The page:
"We never record songs because we feel we have to, we record them because we want to": An interview with Mumford & Sons

"We never record songs because we feel we have to, we record them because we want to": An interview with Mumford & Sons

After twelve years, Mumford & Sons finally made its long awaited debut in Singapore to a capacity crowd at Neon Lights 2019. It was undeniably a headlining performance worth waiting for, and more than lived up to the hype. 

Below, we speak to the band about their first show in the country, their latest album and more. 


How does it feel to finally be playing in Singapore?

Marcus Mumford: "I'm at a loss for words. It's been twelve years since we formed the band, and we're only now making it out to Singapore. It's been a long time coming. I bet Ted's happy, too."

Ted Dwane: "I'm very happy. I used to live here, actually. I grew up here from 11 to 18 years old, so I spent a lot of important years here, and it's beyond incredible to be back. We were driving in, and I saw a Singaporean in a Mumford & Sons t-shirt, which I never imagined I would see in my whole life. We're very, very excited to be here, and to play our first show in Singapore finally."

Congratulations on the success of Delta. About a month ago, the band released ‘Blind Leading The Blind’, and it was a track that wasn’t completed in time for Delta’s release. I’m certain the band has an entire vault of unfinished tracks and demos. What happens to the rest of them after the recording cycle for the album? Do you rework them for future use, or are they done?

Marcus: 'Forever' was a song that we had as a demo from the Wilder Mind sessions, actually. We had written that just after we released Babel, so that track has been around for awhile. I think you find that to be the case with bands that sometimes, for whatever reasons, fall out of love with a song or lose enthusiasm for it.

We never record songs because we feel we have to, we record them because we want to, and so we just go with what we're the most passionate about that the time. Take my favourite band for example: Radiohead just put a song on their last album that they'd been teasing live for years and years.

That happens, with a lot of bands actually. The riff on Delta was a demo from Wilder Mind as well. So, I think the answer is, there is no fixed idea on what happens to a riff or a demo. Sometimes we re-purpose them, sometimes they just die."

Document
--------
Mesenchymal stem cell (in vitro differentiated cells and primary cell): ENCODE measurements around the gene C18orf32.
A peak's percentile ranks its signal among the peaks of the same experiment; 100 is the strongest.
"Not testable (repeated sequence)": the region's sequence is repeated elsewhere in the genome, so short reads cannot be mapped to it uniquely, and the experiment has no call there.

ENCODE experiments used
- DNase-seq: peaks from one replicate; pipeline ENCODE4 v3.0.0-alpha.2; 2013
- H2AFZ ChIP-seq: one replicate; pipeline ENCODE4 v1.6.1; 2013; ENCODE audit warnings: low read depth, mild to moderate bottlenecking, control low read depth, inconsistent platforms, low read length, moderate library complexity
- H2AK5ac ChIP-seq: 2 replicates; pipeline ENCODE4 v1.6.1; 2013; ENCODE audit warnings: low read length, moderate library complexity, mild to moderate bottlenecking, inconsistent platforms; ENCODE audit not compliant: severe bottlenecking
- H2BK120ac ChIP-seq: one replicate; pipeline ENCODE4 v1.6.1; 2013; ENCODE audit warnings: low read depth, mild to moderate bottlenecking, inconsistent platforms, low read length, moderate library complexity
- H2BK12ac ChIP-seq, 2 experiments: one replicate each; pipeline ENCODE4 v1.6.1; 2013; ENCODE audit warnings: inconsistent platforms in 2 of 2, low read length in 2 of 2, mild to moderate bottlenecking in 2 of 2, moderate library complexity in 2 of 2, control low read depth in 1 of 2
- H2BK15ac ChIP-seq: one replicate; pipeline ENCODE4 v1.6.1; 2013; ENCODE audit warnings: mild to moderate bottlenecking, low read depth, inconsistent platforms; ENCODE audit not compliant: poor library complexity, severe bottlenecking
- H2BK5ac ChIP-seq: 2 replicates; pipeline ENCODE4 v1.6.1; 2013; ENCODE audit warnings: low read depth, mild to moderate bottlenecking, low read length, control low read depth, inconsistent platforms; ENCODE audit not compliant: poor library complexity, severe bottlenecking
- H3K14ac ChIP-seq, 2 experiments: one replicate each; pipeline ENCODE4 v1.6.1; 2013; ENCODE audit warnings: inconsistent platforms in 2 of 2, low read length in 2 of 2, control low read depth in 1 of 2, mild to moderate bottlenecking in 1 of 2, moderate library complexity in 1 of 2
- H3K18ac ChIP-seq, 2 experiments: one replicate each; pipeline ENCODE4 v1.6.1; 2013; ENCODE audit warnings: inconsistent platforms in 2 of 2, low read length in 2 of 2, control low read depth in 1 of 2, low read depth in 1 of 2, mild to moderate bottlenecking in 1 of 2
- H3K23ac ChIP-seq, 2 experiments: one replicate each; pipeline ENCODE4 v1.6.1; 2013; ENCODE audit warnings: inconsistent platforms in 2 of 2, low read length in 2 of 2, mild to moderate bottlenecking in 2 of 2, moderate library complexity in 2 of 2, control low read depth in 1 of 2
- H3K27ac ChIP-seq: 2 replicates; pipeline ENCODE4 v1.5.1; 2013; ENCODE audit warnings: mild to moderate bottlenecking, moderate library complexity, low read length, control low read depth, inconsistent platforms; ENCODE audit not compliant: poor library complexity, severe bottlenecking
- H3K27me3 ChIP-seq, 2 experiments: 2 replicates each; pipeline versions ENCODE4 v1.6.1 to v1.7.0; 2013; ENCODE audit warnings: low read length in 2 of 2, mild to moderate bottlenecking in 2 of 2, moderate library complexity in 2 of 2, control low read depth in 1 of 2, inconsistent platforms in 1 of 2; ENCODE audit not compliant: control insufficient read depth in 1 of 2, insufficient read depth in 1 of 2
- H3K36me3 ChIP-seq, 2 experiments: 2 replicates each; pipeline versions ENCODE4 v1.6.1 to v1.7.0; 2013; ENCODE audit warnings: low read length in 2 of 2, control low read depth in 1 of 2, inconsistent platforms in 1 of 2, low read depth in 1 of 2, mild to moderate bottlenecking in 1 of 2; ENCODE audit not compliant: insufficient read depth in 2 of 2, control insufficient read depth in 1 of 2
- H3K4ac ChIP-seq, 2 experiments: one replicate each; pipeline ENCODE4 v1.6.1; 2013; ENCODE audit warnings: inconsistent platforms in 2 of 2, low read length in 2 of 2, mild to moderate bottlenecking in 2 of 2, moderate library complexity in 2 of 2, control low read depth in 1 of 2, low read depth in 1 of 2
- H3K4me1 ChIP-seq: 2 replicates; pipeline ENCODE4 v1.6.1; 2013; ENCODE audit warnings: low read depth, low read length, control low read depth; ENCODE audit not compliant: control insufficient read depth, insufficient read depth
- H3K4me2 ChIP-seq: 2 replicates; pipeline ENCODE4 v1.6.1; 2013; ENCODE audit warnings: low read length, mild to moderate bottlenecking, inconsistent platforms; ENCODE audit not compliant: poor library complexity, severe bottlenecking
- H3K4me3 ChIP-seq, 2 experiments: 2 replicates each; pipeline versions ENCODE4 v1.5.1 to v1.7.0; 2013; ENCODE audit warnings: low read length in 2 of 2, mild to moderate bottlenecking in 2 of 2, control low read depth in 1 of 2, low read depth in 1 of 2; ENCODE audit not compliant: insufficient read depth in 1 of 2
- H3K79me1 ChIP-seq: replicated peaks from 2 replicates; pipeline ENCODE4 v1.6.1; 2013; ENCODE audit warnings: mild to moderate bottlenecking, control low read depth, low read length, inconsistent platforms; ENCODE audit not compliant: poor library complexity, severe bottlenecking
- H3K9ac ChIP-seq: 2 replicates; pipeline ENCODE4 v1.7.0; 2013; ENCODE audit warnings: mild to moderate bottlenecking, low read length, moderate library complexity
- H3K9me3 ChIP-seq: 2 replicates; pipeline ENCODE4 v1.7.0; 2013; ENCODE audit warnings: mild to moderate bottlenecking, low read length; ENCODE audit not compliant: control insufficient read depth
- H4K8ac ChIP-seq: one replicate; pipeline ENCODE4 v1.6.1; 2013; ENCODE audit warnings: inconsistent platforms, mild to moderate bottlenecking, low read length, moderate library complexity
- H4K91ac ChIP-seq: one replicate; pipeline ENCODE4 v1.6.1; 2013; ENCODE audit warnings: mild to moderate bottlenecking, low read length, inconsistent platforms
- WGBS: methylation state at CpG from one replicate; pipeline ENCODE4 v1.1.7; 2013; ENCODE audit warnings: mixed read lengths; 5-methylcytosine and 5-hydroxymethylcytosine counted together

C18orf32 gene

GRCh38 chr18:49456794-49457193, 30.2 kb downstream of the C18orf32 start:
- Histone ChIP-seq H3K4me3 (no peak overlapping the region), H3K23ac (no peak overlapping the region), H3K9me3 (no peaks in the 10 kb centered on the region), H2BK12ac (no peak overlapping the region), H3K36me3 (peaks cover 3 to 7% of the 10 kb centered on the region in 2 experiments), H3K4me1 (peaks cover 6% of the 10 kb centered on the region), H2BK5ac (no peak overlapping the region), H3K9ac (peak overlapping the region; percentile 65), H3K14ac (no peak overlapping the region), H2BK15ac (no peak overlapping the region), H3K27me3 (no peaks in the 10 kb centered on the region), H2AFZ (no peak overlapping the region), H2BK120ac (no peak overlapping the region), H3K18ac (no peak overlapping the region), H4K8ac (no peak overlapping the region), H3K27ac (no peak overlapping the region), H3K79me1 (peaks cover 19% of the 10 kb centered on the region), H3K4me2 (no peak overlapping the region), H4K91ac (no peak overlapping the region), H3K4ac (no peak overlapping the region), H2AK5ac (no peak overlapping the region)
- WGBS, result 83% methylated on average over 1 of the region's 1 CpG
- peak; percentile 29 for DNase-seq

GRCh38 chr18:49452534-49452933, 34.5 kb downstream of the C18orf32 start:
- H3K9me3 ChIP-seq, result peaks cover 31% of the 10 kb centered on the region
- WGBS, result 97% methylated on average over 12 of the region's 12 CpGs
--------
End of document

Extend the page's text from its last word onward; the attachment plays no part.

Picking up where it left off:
A lot of bands tend to begin the writing process for new material while on tour. Some prefer to do it in the solace of their homes and studios. What's your writing process like?

Ben Lovett: "We've definitely written while on tour. Whether the material actually ends up on the record, that's hard to say but we do write as a form of therapy and release while on the road. It's a great outlet. I think that's the great thing about writing while being on tour; you can live your life, and whenever inspiration strikes, you can easily create a demo on your iPhone, on Garage Band, or if you're in your room with your guitar, you can actually play it then and there, and record it via your phone. There process for every album, let alone every song, however, is completely different. I don't think we're completely bound to any format yet, I think we just like to feel like anything's possible."

The band did an incredible job with Johannesburg. Are there any other cultures that you might be interested to work around? 

Ben: "Thank you, that was honestly one of the most fun experiences we've had making a record. There was this unexplainable outpouring of creativity. We've picked up with a couple of collaborators again, especially Baaba Maal, and Johan from The Very Best. We've visited Baaba's hometown in Podor, on the Senegal River. We did this in December 2017, and we made a movie, that's coming out in the new year alongside new music."

Stream Mumford & Sons' Delta below.